Thursday, 27 March 2014

TorontotheBetter celebrates launch of E-Race Discrimination as a partner in a better,more inclusive, GTA for all

With one of the highest proportions of visible minorities in Canada, in an urban environment known for its civility and tolerance world-wide, we might expect Peel region to be a haven for tolerance. Unfortunately racicm persists, particularly when it comes to jobs. New advocacy NGO E-Race,founded by educator Ranjit Khatkur, wants to make this blight a thing of the past and recognize diversity as a strength, not a handicap. She called on South Asians to speak out about the prejudice they experience, from a place of courage. As an example of current bad practices in the  region she spoke of a Mississauga Inclusion and Diversity Committee that was established but did nothing for a long period. Finally, and fortunately, it is moving ahead, Ranjit reported.  

TorontotheBetter's Taodhg [aka Tim] Burns was pleased to accept an invitation to speak at the recent launch of E-Race at the Frank Mckechnie Community Centre in Mississauga.and cited his experience in Singapore, where an inclusive approach to development turned a small city-state without many natural resources and with three major ethnic groups and religious affiliations, into one of the most prosperous countries in the world, with an average standard of living higher than Canada's.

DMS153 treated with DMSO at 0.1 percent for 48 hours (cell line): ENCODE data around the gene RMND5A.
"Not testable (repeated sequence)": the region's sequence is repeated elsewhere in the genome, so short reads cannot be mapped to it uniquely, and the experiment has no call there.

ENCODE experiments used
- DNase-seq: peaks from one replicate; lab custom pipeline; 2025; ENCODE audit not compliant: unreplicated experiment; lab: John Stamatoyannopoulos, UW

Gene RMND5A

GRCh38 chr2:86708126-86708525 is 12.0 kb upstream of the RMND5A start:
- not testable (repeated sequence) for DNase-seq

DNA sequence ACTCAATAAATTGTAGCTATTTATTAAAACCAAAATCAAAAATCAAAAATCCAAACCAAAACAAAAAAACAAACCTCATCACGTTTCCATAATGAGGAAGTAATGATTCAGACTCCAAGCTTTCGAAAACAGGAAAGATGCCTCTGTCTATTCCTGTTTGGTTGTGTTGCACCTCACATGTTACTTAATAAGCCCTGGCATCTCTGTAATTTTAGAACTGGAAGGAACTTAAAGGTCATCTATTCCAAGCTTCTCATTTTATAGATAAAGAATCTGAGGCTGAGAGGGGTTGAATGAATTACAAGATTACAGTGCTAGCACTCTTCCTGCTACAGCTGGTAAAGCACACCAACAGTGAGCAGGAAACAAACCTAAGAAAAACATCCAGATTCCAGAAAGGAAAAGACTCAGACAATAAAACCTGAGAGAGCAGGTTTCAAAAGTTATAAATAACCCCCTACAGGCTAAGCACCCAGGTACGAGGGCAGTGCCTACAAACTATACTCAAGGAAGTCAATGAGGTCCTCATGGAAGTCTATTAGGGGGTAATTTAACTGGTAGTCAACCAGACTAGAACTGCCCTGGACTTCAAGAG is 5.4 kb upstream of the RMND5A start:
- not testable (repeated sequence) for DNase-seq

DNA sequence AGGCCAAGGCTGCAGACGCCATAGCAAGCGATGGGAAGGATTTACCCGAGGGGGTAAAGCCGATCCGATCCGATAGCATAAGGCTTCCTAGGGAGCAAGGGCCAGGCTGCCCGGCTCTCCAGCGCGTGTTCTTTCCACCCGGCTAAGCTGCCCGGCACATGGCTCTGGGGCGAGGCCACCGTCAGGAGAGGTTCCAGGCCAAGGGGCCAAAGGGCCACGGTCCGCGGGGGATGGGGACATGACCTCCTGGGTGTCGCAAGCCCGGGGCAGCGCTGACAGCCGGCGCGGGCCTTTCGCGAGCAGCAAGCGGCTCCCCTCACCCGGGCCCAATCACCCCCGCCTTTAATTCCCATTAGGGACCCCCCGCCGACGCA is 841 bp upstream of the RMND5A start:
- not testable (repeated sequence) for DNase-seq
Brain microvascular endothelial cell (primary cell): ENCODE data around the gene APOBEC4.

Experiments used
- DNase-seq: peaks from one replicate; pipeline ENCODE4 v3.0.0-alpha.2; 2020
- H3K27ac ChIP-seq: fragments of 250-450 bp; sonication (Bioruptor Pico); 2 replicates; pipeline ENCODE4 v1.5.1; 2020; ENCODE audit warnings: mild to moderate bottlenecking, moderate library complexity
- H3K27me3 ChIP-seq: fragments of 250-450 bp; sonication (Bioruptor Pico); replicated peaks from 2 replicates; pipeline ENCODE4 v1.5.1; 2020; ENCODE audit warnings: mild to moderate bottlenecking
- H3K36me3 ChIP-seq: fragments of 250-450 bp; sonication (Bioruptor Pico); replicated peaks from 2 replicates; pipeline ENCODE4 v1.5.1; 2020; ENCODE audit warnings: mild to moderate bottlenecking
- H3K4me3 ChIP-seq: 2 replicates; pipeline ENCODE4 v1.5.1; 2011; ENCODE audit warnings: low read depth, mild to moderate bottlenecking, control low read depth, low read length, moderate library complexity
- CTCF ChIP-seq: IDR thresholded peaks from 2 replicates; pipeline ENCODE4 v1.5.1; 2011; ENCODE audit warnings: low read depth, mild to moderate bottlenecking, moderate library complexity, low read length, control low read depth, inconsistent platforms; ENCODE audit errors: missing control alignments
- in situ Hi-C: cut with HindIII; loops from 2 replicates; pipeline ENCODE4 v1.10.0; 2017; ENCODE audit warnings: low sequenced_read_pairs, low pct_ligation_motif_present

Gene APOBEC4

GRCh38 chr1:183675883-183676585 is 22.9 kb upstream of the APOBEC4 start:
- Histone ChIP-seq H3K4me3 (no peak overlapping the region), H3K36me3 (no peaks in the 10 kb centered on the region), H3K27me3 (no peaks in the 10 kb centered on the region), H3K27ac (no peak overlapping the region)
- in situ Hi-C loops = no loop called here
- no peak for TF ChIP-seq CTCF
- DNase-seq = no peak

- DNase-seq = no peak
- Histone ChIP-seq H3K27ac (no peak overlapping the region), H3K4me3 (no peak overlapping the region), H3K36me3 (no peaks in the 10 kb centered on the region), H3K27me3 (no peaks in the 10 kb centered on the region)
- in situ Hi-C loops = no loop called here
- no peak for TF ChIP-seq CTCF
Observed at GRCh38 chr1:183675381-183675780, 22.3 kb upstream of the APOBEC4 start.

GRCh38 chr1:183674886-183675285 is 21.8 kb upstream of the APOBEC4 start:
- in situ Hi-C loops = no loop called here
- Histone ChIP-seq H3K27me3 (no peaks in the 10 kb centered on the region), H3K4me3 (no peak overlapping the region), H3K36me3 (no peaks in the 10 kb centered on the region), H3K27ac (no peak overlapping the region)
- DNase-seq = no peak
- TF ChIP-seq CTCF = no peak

Among others who that spoke were Satwinder Gosal who, among other lessons from Canada's past, reminded the audience of former prime minister William Lyon Mackenzie King's involvement in a racist Canadian government bureaucracy that imposed unequal head taxes on South Asian immigrants and denied them the right to vote until 1947.  For his part, Navi Sandhu noted the imbalance between the high percentage of South Asians in Peel region generally, and Brampton in particular, in contrast to their single representative on the Municipal Council and School Board. All pointed out the need for organization to change things while Rita Kohli called for anti-racist solidarity with indigenous groups.        
TorontotheBetter celebrates inclusive enterprises as productive organizations, both socially and economically. 

TorontotheBetter - Building Toronto's social economy since 2004

Monday, 3 March 2014

Social economics attracting mainstream imitators...?

H&M recently launched a clothes recycling programme, providing donors discount coupons that can be used against future purchases at their stores. Don't want to rain on H&M's parade, but haven't Goodwill and others been doing this for quite some time? Ah yes, but no coupons at Goodwill. But don't the H&M coupons encourage more purchasing and so counteract whatever re-use bonus society realizes from the original donations? And doesn't the time limit on the coupons contribute to instant consumerism (better get the latest H&M fashions within a month or two rather than wait). Sounds to us like doing social economics in mainstream commerce, with its eyes forever on Return On Investment, may not be so easy as some like H&M want to have us believe.